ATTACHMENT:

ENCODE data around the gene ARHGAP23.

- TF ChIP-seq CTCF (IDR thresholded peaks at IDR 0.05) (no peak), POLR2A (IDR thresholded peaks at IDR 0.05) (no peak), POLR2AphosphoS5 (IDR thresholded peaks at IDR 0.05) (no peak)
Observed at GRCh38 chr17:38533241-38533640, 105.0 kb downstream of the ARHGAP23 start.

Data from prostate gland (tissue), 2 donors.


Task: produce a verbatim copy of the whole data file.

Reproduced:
ENCODE data around the gene ARHGAP23.

- TF ChIP-seq CTCF (IDR thresholded peaks at IDR 0.05) (no peak), POLR2A (IDR thresholded peaks at IDR 0.05) (no peak), POLR2AphosphoS5 (IDR thresholded peaks at IDR 0.05) (no peak)
Observed at GRCh38 chr17:38533241-38533640, 105.0 kb downstream of the ARHGAP23 start.

Data from prostate gland (tissue), 2 donors.